Sciatica

SciaticaSciatica, often caused by a herniated disc, is the compression of the sciatic nerve which may lead to pain and numbness. This is a common condition that occurs between the ages of 30 and 50 in both men and women. Pain is usually noticed in the hips or lower back first, and then spreads down the back of the thighs. It may even spread further down the legs, eventually affecting the feet.

The purpose of sciatica treatment is to reduce pain and release the pressure being applied to the affected nerve.

Benefits of Sciatica Treatment

By relieving the compression on the sciatic nerve, patients experience less pain in the affected areas and are able to return to their normal routine without discomfort.

Other Benefits:

  • Reduced back pain
  • Increased blood flow
  • Better sleep
  • Improved range of motion

Sciatica Treatment Options

Depending on the cause of your pain, multiple treatment options are available. The most common are nonsurgical treatments such as massage therapy or use of non-steroidal anti-inflammatory drugs.

In some cases, patients will see a better result from surgery. If the pain is related to a herniated disc, a laminotomyor laminectomy may be performed.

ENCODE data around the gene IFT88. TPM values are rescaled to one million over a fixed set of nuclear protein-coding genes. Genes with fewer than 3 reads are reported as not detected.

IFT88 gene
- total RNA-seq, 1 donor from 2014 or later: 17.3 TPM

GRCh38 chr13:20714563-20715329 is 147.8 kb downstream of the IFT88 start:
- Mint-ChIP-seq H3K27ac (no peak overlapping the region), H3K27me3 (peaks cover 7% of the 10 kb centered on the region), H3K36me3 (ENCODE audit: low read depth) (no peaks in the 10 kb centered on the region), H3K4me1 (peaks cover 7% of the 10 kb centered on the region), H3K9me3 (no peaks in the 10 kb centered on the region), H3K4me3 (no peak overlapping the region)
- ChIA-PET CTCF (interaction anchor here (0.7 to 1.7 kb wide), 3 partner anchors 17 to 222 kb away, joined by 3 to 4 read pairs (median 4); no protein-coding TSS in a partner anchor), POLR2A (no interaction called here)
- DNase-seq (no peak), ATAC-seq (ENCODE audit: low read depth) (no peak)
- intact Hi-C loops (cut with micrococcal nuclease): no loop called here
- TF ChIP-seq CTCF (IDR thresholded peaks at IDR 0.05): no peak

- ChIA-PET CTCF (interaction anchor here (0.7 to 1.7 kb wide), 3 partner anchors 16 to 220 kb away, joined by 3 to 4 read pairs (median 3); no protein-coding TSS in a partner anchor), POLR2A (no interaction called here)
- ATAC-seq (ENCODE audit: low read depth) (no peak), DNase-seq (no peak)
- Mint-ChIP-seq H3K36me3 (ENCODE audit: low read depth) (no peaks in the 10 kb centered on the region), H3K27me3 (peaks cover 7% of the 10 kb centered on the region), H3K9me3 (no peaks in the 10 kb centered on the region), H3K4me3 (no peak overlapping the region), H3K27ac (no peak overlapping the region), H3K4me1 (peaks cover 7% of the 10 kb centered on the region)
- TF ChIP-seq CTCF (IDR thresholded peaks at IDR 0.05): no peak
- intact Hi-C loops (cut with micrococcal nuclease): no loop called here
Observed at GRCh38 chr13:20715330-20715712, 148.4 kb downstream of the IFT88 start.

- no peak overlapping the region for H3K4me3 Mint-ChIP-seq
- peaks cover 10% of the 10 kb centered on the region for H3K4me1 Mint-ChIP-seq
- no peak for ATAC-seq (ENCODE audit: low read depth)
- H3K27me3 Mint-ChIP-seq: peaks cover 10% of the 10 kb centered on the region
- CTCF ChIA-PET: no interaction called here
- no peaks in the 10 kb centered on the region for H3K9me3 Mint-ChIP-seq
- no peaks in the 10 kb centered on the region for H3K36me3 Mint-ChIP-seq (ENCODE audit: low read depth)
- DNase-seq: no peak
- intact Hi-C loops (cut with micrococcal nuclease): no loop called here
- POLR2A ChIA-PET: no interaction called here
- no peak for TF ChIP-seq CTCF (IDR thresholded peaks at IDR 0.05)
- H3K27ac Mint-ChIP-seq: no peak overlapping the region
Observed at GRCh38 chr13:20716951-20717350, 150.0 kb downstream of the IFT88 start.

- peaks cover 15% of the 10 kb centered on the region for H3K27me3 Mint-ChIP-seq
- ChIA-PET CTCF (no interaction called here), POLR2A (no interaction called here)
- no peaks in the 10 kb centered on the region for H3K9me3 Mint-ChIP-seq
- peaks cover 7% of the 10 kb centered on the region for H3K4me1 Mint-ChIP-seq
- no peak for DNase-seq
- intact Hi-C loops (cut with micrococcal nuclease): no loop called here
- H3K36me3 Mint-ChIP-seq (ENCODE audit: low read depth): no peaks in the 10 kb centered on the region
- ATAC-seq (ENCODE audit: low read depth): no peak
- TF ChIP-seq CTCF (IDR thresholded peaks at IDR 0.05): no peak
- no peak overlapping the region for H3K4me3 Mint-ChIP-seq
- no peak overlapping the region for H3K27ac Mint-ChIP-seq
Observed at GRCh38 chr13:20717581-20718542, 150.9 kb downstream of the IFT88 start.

Laminotomy

A laminotomy is performed to make a larger opening in the lamina, a plate which protects the spinal canal as well as the spinal cord. The larger opening relives spinal and/or nerve pressure.

Laminectomy

A laminectomy is performed when a laminotomy is insufficient. In a laminectomy all or part of the lamina is removed for one or more vertebrae to create more space for the nerves. A surgeon may perform a laminectomy with or without fusing vertebrae or removing part of a disc.

Surgery is not for everyone. However, for those who have shown no sign of improvement in 4 to 6 weeks and who have had CT scans or a MRI that shows a herniated disc or spinal stenosis, surgery may offer significant relief.

Sciatica Surgery Recovery Expectations

After your surgery, you will most likely be able to get out of bed within 24 hours of the operation, and expect to be on pain medications for 2 to 4 weeks. After the surgery, you’ll receive instructions on how to safely perform daily tasks like sitting and standing. It’s important to give your body time to heal, so you will be restricted from certain activities that uses your spine too much.

Post-Operative Surgery Instructions

Following your surgery there are several things you’ll want to do to help ensure a full recovery.

  • Schedule your post-operative appointment
  • Keep your incision clean and dry (even during showers)
  • Wear your brace as deemed necessary by your surgeon
  • Begin your physical therapy protocol as instructed
  • Make sure you get plenty of rest
  • Do not go swimming or sit in a hot tub, bath tub or pool
  • Take medications as prescribed
  • Do not lift or carry heavy objects
  • Avoid driving until cleared by your surgeon
  • Do not smoke or use tobacco
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